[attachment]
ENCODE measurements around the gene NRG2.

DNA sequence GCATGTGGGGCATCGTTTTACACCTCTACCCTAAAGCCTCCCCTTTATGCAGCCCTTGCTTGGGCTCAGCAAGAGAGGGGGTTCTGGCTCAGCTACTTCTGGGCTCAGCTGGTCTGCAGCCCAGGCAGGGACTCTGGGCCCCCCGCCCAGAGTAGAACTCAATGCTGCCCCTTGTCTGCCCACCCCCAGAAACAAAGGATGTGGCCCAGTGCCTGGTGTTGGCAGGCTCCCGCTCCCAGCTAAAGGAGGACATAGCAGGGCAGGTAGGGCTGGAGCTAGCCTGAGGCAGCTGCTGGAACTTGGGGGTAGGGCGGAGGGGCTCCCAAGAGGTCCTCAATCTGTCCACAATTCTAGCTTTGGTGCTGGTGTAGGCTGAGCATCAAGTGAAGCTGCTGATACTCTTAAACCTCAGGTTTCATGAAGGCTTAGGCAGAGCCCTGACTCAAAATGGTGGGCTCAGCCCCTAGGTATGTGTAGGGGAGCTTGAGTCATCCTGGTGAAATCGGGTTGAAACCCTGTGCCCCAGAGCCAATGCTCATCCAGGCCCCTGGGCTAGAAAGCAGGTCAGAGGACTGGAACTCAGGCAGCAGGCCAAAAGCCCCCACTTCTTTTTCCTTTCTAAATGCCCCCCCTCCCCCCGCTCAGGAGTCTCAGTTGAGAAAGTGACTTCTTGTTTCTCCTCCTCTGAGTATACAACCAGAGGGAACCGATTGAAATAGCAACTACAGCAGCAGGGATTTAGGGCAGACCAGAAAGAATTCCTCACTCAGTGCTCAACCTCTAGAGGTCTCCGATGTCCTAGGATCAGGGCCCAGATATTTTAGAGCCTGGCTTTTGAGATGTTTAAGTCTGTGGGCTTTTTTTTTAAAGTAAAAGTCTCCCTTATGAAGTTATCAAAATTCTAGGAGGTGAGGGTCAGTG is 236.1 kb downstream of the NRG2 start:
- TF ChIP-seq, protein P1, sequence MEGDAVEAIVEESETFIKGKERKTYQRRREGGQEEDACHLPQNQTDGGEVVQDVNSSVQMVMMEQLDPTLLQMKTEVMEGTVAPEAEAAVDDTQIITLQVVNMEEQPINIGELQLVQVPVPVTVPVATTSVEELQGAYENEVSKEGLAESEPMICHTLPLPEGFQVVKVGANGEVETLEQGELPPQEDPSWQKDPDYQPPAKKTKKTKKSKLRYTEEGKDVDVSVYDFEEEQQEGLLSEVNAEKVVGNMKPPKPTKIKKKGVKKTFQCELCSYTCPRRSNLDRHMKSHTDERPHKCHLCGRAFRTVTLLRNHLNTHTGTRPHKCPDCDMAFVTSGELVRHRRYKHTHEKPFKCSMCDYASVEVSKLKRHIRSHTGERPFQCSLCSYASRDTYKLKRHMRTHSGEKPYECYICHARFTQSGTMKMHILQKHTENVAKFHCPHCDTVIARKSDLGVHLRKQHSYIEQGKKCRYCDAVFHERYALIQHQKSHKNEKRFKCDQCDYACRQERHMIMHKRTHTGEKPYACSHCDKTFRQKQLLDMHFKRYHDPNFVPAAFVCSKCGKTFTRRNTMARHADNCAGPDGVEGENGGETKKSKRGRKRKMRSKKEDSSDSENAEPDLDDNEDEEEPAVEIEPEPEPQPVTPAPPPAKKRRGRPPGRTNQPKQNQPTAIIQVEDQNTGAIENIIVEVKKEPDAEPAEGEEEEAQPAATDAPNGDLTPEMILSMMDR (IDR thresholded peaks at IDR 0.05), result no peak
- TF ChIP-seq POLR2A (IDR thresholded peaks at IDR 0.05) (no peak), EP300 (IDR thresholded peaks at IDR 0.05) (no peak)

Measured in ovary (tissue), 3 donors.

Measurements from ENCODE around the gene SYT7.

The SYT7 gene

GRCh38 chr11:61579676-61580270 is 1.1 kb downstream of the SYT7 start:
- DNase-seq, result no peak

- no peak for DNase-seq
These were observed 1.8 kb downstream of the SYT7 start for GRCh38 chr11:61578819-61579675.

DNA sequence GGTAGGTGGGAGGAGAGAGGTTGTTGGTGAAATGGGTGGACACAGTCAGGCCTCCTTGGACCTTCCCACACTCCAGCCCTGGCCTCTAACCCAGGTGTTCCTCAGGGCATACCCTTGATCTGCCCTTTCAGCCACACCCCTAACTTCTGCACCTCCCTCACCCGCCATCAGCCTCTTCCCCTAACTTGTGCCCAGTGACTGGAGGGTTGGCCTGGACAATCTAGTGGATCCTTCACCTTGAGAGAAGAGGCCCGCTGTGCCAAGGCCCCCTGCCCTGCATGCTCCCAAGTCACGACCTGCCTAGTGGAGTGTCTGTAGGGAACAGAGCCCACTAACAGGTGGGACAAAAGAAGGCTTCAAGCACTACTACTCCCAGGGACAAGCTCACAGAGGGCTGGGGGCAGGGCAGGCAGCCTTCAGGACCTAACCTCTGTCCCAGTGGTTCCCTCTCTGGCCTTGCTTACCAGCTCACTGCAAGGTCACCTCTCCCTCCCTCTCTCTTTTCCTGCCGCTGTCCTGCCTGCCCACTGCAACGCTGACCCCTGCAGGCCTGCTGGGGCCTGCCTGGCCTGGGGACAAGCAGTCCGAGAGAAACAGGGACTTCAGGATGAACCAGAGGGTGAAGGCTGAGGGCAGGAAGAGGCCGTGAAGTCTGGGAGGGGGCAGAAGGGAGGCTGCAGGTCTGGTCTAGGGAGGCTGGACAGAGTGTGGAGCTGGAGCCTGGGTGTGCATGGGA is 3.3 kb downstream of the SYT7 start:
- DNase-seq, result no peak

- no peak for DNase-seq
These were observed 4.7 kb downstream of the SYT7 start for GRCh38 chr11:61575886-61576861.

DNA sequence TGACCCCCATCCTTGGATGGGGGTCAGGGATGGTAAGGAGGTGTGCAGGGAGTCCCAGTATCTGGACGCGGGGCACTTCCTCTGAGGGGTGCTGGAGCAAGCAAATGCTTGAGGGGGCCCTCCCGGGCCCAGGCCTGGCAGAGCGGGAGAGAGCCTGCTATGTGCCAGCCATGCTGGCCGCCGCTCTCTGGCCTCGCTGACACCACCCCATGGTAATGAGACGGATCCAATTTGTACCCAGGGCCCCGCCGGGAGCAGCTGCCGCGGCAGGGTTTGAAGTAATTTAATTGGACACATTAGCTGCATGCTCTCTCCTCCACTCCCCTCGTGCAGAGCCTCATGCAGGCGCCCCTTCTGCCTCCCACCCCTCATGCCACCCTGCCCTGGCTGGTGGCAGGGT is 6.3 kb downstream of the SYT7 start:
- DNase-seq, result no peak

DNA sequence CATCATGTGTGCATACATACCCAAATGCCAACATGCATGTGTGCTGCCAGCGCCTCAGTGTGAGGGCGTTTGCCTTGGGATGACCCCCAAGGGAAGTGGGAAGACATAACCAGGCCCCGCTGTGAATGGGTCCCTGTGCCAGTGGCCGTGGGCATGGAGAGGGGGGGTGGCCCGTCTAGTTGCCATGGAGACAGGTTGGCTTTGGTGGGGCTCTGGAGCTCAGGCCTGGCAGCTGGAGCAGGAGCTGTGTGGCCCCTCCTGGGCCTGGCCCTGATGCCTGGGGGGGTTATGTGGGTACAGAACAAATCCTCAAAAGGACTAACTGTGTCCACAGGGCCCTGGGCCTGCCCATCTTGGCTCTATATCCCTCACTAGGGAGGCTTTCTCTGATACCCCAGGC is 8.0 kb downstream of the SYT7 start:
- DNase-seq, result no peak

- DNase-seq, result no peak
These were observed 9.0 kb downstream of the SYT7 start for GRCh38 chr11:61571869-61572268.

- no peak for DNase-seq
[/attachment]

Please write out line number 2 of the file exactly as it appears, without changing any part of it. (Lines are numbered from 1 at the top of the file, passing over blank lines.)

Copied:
DNA sequence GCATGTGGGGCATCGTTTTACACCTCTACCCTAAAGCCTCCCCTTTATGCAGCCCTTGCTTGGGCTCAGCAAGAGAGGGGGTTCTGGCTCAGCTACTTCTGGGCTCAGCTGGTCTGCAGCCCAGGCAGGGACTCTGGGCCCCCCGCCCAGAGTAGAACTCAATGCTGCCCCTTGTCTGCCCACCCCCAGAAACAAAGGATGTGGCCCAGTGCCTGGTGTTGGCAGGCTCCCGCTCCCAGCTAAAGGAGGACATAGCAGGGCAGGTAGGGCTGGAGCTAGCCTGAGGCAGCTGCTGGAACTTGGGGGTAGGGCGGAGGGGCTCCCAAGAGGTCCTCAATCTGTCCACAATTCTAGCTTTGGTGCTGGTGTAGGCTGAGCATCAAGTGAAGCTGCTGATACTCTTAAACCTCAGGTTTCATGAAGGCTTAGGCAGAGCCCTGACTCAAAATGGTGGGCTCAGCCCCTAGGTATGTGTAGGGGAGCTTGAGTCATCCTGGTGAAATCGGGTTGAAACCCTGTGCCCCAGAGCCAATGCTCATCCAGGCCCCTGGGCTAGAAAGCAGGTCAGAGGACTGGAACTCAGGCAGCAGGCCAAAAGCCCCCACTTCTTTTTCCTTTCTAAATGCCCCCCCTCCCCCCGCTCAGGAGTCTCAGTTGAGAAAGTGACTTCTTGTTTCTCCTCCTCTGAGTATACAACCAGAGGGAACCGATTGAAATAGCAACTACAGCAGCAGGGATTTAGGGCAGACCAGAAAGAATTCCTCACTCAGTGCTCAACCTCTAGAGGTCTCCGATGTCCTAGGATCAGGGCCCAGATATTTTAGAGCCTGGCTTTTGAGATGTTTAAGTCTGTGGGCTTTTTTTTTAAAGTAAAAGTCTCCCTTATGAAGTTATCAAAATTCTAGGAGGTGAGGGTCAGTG is 236.1 kb downstream of the NRG2 start: